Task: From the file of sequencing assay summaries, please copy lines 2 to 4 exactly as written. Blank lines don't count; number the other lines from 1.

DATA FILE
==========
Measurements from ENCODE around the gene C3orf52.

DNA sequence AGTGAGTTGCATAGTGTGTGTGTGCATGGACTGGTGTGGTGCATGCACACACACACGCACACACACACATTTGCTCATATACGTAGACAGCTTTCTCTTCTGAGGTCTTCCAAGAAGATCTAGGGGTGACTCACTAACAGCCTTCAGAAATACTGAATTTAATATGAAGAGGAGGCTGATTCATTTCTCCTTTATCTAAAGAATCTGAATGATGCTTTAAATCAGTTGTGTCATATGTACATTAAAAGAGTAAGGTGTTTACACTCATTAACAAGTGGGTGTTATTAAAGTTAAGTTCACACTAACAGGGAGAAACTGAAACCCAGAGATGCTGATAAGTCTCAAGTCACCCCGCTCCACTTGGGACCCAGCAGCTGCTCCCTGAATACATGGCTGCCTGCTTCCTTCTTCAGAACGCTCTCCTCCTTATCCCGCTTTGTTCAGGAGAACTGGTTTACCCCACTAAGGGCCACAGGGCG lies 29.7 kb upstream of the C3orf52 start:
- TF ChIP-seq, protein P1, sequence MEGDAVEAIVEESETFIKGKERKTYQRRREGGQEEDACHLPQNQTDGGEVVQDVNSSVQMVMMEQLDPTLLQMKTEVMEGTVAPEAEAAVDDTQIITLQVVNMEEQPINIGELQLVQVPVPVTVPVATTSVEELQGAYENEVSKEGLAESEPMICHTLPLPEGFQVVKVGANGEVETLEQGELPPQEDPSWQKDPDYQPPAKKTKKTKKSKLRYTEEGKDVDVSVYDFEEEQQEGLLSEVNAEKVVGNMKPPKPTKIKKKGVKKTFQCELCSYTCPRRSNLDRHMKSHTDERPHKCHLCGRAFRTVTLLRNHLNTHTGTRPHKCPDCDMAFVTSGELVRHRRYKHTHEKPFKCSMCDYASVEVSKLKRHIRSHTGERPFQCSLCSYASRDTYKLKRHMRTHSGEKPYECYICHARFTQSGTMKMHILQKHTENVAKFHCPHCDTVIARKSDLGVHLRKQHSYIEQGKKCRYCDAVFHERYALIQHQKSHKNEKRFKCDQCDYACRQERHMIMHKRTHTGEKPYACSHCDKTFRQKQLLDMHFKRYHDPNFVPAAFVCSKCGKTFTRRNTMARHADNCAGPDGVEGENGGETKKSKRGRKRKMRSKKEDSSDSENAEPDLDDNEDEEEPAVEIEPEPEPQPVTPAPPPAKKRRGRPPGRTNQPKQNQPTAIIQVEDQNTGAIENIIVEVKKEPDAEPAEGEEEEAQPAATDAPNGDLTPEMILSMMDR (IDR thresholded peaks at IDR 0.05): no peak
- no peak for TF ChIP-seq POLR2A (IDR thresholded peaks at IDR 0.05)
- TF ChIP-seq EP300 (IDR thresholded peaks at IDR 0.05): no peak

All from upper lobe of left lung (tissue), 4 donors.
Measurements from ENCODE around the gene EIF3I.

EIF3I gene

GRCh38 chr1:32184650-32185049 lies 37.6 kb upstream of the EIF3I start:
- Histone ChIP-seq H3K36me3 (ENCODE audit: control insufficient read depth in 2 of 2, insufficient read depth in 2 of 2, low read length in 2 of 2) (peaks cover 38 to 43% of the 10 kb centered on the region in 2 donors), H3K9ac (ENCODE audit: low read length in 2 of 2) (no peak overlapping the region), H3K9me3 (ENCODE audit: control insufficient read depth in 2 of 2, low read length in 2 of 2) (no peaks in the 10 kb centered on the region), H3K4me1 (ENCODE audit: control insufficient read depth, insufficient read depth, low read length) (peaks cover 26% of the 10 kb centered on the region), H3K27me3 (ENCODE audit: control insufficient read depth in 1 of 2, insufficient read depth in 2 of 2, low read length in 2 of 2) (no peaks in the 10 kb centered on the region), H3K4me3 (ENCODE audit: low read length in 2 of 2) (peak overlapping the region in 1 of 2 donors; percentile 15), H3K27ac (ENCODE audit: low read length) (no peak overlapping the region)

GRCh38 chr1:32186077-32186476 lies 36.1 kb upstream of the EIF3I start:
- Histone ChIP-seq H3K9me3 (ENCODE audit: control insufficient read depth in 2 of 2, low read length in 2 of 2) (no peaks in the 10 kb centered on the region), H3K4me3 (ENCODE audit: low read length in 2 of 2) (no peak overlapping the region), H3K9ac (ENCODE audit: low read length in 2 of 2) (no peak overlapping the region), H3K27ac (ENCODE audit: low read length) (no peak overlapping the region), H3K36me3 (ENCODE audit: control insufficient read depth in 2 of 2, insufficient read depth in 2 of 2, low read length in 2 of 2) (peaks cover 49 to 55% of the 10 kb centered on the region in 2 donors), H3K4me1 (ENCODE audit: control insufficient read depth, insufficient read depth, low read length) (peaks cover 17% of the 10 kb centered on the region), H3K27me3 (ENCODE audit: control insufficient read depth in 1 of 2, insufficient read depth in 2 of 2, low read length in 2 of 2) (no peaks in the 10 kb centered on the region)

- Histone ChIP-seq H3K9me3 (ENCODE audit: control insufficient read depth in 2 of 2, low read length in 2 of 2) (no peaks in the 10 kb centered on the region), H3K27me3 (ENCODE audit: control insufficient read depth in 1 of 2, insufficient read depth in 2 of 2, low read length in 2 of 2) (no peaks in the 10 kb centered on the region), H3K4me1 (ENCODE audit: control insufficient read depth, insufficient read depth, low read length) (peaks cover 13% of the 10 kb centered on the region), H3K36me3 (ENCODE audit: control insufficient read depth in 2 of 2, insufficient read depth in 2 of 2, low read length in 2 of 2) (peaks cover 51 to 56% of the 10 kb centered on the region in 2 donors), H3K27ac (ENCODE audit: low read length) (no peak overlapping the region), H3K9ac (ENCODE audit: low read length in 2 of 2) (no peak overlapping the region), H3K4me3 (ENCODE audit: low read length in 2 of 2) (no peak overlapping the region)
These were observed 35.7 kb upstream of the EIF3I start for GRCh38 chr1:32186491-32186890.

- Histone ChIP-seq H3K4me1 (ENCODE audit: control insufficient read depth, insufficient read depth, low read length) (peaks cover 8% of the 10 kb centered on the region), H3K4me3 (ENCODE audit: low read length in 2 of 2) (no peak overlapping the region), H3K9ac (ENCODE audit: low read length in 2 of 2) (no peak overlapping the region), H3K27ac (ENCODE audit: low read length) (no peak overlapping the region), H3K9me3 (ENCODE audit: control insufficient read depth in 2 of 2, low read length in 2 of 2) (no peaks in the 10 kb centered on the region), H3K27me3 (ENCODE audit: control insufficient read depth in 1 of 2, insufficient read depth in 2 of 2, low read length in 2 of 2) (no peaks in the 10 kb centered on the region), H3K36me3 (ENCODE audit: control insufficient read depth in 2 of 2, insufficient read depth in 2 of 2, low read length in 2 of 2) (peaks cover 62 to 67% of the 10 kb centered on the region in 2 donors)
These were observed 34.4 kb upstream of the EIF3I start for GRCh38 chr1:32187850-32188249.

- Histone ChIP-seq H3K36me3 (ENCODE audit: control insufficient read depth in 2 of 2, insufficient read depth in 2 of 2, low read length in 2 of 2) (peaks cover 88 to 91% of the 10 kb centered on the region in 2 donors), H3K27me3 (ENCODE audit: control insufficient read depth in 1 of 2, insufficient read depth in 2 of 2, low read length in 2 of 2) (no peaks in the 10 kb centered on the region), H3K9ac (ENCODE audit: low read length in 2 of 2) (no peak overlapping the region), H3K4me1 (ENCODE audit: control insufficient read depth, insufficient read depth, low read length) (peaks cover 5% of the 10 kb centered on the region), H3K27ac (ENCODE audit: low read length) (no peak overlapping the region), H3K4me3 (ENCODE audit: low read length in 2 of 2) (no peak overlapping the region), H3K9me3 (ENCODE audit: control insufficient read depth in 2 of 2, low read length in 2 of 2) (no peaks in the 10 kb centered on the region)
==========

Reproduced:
DNA sequence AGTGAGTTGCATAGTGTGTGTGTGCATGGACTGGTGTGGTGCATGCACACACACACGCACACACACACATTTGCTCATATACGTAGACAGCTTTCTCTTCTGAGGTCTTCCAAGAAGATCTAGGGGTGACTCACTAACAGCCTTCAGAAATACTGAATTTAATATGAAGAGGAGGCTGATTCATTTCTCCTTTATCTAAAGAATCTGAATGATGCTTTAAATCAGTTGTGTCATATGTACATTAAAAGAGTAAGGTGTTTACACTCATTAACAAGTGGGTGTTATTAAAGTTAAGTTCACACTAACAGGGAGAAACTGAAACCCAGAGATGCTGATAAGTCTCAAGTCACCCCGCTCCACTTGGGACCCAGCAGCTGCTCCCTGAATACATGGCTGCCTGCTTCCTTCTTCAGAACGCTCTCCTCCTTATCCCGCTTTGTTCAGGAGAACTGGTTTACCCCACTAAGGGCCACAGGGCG lies 29.7 kb upstream of the C3orf52 start:
- TF ChIP-seq, protein P1, sequence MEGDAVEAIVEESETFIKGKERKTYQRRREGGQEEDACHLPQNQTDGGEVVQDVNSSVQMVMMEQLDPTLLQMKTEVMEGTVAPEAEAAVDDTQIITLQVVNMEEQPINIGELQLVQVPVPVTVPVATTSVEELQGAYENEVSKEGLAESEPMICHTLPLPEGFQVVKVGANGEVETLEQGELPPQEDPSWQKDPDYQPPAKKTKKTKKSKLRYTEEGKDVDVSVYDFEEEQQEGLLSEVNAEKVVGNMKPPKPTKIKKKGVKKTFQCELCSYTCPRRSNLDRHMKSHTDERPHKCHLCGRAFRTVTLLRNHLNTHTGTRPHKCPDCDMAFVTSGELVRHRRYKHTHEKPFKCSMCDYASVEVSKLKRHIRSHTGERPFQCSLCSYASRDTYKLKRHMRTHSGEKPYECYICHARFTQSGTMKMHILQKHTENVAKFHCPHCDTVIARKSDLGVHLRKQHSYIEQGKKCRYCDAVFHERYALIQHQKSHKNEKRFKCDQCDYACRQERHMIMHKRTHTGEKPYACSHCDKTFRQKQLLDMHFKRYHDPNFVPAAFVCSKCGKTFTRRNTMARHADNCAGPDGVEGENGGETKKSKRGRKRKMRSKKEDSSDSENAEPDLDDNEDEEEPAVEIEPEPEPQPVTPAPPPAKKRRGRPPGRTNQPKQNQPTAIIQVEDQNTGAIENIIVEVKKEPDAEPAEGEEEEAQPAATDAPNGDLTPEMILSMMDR (IDR thresholded peaks at IDR 0.05): no peak
- no peak for TF ChIP-seq POLR2A (IDR thresholded peaks at IDR 0.05)